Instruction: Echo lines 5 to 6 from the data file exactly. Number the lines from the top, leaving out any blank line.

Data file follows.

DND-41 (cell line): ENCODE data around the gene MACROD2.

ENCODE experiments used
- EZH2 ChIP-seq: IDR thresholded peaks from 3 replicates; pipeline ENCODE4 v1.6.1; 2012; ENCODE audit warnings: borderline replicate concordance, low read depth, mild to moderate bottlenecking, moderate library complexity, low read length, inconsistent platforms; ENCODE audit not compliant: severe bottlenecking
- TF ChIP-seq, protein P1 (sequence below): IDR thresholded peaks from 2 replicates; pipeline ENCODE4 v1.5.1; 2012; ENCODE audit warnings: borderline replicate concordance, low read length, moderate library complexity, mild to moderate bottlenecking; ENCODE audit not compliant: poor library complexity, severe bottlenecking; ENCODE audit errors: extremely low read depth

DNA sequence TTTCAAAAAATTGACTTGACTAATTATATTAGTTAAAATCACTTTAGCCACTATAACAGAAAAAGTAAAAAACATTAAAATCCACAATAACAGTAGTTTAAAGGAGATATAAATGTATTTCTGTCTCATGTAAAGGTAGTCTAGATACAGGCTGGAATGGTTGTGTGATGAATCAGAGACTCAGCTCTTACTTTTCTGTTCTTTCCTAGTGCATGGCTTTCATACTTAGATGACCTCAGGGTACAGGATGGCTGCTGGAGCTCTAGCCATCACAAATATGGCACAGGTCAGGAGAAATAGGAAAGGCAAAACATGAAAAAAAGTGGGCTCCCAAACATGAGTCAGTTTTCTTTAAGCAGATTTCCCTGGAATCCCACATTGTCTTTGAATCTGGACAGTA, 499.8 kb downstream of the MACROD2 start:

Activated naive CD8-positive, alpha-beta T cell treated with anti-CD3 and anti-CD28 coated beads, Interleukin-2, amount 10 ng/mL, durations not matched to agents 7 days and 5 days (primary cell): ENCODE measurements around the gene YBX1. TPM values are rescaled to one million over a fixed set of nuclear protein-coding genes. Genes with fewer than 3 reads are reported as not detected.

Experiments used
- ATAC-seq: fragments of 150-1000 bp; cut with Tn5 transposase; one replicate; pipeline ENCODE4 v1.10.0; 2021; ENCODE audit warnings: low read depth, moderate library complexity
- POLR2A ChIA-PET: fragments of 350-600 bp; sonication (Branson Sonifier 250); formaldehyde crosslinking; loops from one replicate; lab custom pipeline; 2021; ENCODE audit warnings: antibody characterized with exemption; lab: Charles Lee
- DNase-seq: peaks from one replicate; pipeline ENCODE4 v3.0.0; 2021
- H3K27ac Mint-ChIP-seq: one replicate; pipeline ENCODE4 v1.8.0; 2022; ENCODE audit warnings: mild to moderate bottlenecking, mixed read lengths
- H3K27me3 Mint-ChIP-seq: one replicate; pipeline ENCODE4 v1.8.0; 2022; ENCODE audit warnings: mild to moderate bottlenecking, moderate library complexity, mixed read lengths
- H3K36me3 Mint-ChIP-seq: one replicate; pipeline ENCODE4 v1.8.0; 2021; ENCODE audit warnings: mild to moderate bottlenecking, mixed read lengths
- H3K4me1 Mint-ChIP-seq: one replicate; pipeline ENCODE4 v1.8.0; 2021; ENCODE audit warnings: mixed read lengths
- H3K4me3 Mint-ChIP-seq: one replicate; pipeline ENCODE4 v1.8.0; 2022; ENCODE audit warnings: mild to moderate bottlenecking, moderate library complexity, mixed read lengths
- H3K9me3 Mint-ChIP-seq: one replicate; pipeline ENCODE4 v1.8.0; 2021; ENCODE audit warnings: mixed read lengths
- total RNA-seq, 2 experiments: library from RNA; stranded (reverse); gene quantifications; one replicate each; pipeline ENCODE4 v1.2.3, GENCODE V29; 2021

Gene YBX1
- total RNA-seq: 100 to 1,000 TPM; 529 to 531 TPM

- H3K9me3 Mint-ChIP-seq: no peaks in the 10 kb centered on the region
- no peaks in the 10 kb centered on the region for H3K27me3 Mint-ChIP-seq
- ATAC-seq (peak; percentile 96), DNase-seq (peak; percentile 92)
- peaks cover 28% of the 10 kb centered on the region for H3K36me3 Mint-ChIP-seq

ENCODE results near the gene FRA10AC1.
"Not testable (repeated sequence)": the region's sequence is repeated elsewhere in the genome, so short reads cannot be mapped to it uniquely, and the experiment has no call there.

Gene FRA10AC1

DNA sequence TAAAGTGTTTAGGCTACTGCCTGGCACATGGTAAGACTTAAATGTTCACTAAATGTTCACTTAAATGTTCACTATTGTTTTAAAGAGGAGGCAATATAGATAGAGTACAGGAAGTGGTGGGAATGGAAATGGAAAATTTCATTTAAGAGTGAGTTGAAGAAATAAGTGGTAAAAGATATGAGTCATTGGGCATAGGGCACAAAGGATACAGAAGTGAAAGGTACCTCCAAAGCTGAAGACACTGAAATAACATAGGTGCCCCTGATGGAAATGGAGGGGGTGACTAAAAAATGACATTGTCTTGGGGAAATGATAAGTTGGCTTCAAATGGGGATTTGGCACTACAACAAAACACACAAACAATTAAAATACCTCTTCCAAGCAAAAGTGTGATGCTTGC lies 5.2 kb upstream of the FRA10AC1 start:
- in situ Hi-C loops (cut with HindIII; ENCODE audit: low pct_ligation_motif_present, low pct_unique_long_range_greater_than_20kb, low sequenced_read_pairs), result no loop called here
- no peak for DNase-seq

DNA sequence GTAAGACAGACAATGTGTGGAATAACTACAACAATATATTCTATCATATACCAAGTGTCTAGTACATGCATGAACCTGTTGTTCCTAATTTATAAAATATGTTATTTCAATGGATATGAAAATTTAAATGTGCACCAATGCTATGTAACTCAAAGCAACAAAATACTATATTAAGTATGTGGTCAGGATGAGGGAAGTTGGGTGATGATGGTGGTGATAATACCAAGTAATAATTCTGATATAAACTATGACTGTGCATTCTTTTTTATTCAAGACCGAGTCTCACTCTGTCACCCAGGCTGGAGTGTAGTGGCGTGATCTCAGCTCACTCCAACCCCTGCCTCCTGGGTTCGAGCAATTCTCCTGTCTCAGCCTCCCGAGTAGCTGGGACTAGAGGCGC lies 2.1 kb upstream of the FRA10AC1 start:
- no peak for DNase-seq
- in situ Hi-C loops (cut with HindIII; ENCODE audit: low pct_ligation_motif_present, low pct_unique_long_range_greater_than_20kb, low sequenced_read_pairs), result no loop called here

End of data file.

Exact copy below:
DNA sequence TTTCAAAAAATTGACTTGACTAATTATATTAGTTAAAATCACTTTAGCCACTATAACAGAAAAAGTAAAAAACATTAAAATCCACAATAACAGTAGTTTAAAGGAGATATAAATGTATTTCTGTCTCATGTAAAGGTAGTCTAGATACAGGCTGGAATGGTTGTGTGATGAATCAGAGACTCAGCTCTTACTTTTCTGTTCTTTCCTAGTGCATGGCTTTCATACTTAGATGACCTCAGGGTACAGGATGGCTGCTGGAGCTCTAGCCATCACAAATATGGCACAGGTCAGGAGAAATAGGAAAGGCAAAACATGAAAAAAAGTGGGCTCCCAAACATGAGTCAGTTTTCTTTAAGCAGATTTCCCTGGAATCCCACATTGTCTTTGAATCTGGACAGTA, 499.8 kb downstream of the MACROD2 start:

Activated naive CD8-positive, alpha-beta T cell treated with anti-CD3 and anti-CD28 coated beads, Interleukin-2, amount 10 ng/mL, durations not matched to agents 7 days and 5 days (primary cell): ENCODE measurements around the gene YBX1. TPM values are rescaled to one million over a fixed set of nuclear protein-coding genes. Genes with fewer than 3 reads are reported as not detected.